Please check out the manpage.


First, you need to install the schreib command, running git clone git:// && cd schreib && make install. To create a web site, cd into the directory where you want to have your website and run schreib i.

Adding pages

To add a page to the site, run schreib a page, where page is the path where the page should be created. For example, if I want to create a page about the GNU operating system, I would run schreib a gnu. This command creates a directory called gnu and then creates a file called inside it. It then calls your favorite editor (the one stored in your $EDITOR variable) to edit the page. If you want to edit the page later, simply call schreib a page again.

Building a website

Simply call schreib b from somewhere inside your website directory.

Deploying (publishing) a website

First, you need a script called in your website's root directory that copies the output/ directory to your server. Then simply run schreib d and your website gets uploaded to your server.

Multilingual files

Schreibblockade includes a system called dislines, implemented in python based on the original implementation in perl. Dislines separates a file into several files, depending on how the lines are tagged, for example if a line is in English you should write

@en This line is in English

to write This line is in English to the file that contains English text.

The @ has to be the first character in a line, otherwise it will not be recognized as a language tag. If you have several lines in the same language, you can mark blocks. Blocks start with @[tag]{ and end with @}. Blocks cannot be nested. For example, you could also write:

This line is in English.
This line is also in English.

You can also say that a line or a block is in several languages, separating the tags with a comma:

This strange paragraph is in English and German
@en,de This line is also strange.

You may not separate the tags with spaces or include spaces before the bracket. For example,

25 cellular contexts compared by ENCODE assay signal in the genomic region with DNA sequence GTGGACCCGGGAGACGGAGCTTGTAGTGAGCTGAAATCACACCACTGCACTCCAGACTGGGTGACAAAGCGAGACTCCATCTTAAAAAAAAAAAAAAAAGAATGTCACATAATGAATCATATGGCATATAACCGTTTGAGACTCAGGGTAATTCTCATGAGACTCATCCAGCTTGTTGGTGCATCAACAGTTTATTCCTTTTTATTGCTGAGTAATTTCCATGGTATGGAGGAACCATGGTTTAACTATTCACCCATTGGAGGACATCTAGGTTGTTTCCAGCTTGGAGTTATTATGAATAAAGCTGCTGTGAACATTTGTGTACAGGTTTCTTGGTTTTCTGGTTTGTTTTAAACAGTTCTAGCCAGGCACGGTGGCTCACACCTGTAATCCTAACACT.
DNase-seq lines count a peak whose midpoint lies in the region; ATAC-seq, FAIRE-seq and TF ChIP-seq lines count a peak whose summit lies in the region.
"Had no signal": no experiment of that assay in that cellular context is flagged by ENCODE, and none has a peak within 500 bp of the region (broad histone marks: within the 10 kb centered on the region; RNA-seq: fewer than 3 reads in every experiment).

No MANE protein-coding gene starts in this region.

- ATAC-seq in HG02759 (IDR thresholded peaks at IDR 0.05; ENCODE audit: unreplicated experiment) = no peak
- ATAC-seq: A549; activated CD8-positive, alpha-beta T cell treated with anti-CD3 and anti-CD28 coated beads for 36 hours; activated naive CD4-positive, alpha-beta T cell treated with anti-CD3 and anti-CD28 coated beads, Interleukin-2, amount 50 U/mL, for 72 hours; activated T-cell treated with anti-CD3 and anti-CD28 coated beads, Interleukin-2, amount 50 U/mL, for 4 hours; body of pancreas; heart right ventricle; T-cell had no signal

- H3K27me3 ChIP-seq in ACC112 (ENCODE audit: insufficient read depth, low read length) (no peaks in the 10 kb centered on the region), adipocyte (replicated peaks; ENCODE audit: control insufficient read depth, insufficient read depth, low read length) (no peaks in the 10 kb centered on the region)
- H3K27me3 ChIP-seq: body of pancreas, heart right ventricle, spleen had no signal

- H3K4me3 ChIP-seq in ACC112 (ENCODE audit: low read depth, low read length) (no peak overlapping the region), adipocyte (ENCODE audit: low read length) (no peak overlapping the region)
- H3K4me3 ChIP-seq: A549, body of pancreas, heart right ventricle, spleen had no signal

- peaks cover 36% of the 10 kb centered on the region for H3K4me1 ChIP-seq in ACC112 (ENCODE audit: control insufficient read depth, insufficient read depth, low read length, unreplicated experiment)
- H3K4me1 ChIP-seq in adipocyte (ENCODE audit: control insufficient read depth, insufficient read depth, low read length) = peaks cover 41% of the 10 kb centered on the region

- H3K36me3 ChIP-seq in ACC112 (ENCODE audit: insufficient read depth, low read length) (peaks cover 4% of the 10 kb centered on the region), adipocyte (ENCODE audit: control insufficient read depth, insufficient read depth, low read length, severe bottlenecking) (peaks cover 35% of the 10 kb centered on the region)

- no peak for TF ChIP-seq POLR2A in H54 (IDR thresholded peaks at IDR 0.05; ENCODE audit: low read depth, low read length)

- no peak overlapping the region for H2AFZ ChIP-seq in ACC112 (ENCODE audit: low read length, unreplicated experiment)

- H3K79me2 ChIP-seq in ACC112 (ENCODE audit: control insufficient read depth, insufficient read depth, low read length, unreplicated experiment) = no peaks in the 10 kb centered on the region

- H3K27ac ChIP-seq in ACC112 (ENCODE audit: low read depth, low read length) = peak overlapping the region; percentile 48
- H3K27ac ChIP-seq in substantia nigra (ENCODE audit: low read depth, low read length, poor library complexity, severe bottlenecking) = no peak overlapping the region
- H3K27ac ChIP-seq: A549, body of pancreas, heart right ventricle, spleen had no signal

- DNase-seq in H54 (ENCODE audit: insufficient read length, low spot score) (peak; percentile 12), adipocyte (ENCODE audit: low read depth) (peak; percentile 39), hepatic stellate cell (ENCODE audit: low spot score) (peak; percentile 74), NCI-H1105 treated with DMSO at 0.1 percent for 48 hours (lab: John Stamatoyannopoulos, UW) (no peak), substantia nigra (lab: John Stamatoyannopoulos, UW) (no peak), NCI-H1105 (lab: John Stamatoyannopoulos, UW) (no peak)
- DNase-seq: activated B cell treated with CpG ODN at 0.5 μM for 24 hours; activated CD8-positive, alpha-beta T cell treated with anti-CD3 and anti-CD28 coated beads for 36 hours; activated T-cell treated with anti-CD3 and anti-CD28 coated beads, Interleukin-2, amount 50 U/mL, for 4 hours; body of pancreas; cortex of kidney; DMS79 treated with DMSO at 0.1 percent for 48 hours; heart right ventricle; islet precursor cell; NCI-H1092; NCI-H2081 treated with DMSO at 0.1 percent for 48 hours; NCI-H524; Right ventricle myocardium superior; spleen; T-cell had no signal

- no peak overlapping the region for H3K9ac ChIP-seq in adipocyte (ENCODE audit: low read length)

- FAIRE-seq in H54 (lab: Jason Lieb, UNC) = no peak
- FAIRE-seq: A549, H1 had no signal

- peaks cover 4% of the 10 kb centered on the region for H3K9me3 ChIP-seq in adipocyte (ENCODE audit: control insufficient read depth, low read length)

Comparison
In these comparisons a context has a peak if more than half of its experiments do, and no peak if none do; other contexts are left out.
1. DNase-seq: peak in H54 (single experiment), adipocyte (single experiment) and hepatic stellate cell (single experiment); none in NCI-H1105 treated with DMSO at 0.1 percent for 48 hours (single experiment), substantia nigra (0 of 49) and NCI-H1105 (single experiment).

@en, de {
@ en This line is a test
@en,de {
another line
@ }

all do not produce the desired effect.

Lines without a tag are common to all languages, but the file must contain at least one tag. Here is an example:

Run the following command to see a cow:
@de Führen Sie folgenden Befehl aus, um eine Kuh zu sehen:
     apt-get moo

This would create two files: one for English, one for German. The English file would contain:

Run the following command to see a cow:
    apt-get moo

The contents of the german file would be:

Führen Sie folgenden Befehl aus, um eine Kuh zu sehen:
    apt-get moo

You can use markdown to format the page.

You can use @" (with any number of "s) to repeat a tag. For example the code

@en Emacs is a great editor
@" it is used to edit this site

it is equivalent to

@en Emacs is a great editor
@en it is used to edit this site

The repetition syntax cannot be used for blocks.

A line starting with @- that is not inside a block will be discarded. You can use any number of @s or -s.

If you want to write a @ at the beginning of a line, you should either put a space in front of it or if you are not inside a block, you can put a @ followed by a space. For example,

@ @en English


@en English

If there are any spaces before the @, you do not have to do anything.

In all the commands listed above, you can write any number of @s. Of course, you can edit the source code of the dislines.awk script to make it fit your purposes.

Web server configuration

The script generates several files from every file it found. If, for instance, a website is in German, English, Esperanto and Spanish (like this one), a file that contains text in every one of these languages, is transformed into,, index.eo.html and index.en.html. You need to set the index pages in your webserver to display the right language. In lighttpd, which powers this website, if you add something like this to /etc/lighttpd/lighttpd.conf,

server.document-root = "/path/to/your/website"
$HTTP["host"] == "en.$YOURDOMAIN" {
    index-file.names = ( "index.en.html" )
$HTTP["host"] == "es.$YOURDOMAIN" {
    index-file.names = ( "" )

if you access en.$YOURDOMAIN, you see the English version of your site, and if you access es.$YOURDOMAIN you should see the Spanish version. Note that you always access the same directory, so it is very easy to include common content (e.g. images, stylesheets) without wasting disk space on redundant files.

Emacs integration

The git repo contains an emacs mode, please edit the Makefile to make sure it lands in the right directory. It is a fork of an old version of markdown-mode (the one that came with Debian 8). It provides several commands:

C-c h
Hide all languages except the languages you specify. The command prompts you for the languages.
C-c s
Show all languages.
C-c d
Run schreib deploy to deploy the website on the server.